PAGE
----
February 2010

What's in a Name?

From time to time a question is submitted for my consideration. Answers are not always forthcoming in a timely manner as I do have a life outside of writing, politics and my vivid imagination of global conquest. Recently I was asked if I would consider changing my political affiliation over to the Republican Party. After all, it was surmised, my political “ambitions” would never be fulfilled with an “L” behind my name. Where do I begin?

Let me be very clear on this, or at least as clear as my abilities may convey. My ambitions do not lie with politics. What I may or may not wish to achieve in this lifetime are quite basic and mundane to say the least. Obviously I wish to provide for my family. Outside of that, I wish to retire before 60 and acquire 100 acres in order to build my small ranch home, raise livestock, grow a garden, hunt and fish. I want to ride horses and in a pickup truck, not a limousine. I want outside dogs, not inside ankle-biters. I want forest and streams, not phone poles, bayous and mosquitoes that can carry small children away. I can do without the sailboat if I can have a greenhouse and live off the grid. I wish to return hither from which I came. That pretty much sums it up.

My ingress into the political arena was not a result of ambition. It was a result of desiring to keep my children free. One in my age group or older would be hard pressed to consider the modern era even remotely similar to the country of our youth. And while I loved my grandparents very much, I am sometimes grateful that they did not see the nation that we have become.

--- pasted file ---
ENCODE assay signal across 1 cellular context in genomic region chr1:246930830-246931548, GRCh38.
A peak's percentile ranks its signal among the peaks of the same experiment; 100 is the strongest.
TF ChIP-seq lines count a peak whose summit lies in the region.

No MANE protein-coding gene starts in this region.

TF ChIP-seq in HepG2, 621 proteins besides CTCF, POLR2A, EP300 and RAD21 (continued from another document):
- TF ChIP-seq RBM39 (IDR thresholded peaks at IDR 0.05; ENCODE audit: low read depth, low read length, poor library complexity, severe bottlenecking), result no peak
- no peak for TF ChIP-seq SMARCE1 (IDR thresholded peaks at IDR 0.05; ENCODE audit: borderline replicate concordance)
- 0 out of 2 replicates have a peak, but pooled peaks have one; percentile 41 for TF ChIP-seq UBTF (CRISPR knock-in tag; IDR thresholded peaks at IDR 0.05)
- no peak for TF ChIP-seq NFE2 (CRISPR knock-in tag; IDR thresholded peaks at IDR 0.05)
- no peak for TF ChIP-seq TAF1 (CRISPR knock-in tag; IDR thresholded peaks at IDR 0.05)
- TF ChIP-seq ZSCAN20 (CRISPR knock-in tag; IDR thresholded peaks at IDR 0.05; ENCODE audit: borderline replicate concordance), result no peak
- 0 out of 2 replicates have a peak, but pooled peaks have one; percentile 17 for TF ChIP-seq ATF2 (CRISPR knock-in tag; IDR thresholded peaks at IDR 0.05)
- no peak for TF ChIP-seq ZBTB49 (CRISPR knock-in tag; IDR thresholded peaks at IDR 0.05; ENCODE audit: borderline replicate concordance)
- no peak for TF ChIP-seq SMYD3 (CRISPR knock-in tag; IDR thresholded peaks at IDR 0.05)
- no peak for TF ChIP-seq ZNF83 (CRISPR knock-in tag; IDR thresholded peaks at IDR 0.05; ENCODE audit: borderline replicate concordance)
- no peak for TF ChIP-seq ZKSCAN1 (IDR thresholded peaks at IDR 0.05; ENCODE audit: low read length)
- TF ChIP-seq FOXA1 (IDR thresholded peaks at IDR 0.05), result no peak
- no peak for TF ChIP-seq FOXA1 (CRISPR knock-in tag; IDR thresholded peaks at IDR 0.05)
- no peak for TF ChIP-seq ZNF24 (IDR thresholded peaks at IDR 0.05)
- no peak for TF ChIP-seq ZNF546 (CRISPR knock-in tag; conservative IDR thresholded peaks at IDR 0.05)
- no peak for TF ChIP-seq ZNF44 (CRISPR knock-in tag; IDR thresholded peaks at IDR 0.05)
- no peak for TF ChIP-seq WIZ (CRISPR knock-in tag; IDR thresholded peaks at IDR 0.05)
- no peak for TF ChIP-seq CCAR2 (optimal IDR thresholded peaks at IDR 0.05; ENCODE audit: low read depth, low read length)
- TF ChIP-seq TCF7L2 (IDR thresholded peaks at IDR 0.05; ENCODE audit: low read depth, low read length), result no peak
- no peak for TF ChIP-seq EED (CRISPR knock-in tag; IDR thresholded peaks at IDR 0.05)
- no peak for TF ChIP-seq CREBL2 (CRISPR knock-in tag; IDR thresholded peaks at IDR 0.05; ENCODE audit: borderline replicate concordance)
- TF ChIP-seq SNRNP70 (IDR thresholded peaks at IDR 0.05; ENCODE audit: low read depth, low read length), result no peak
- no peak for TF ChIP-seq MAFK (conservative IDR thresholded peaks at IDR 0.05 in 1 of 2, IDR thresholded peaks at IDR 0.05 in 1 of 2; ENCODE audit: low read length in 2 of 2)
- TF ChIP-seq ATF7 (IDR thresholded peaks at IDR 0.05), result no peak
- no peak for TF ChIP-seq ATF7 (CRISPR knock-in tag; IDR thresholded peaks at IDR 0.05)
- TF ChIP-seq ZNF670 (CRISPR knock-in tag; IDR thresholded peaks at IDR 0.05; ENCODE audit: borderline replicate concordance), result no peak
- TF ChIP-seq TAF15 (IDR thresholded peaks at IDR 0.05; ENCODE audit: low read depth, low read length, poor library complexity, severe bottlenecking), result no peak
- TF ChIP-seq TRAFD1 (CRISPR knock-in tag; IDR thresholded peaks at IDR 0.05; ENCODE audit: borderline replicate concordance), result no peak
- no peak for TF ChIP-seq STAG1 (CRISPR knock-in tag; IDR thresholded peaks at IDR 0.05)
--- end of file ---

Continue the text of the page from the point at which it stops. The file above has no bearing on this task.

Taxes, and Tigers and Bears. Oh My!

I recently read an article in The Daily Bell that really bothered me. The article is an "Exclusive Interview" with Nelson Hultberg. There are several phrases that indeed cast light on the reasons that alternative parties never truly take hold. This particular phrase really caught my eye.

"Marginalization" is the flaw of the Libertarian Party and the Constitution Party. This takes place because these two parties attempt to instantly implement an ideal vision of how society should be constructed through the political process. They ignore the fact that politics is a game of incrementalism, that it is not an arena in which an "ideal society" can suddenly be voted into place. Because they try to do this, they are perceived by the public as not living in the real world.

For example, whenever they are asked what tax policy they advocate for the country, Libertarian and Constitution Party members reply that the income tax should be totally abolished and government should be stripped down to a minimal state funded by tariffs. Now this is a wonderful "ideal" that could perhaps be achieved in 100 years. But it's not a credible political platform to be gained through a political campaign. Libertarian and Constitution Party members are blind to the damage this does to their image in the minds of the voters. As a result, both parties are marginalized as utopian. They end up getting at best 1% of the vote every year and remain obscure fringe voices.

And further down he states: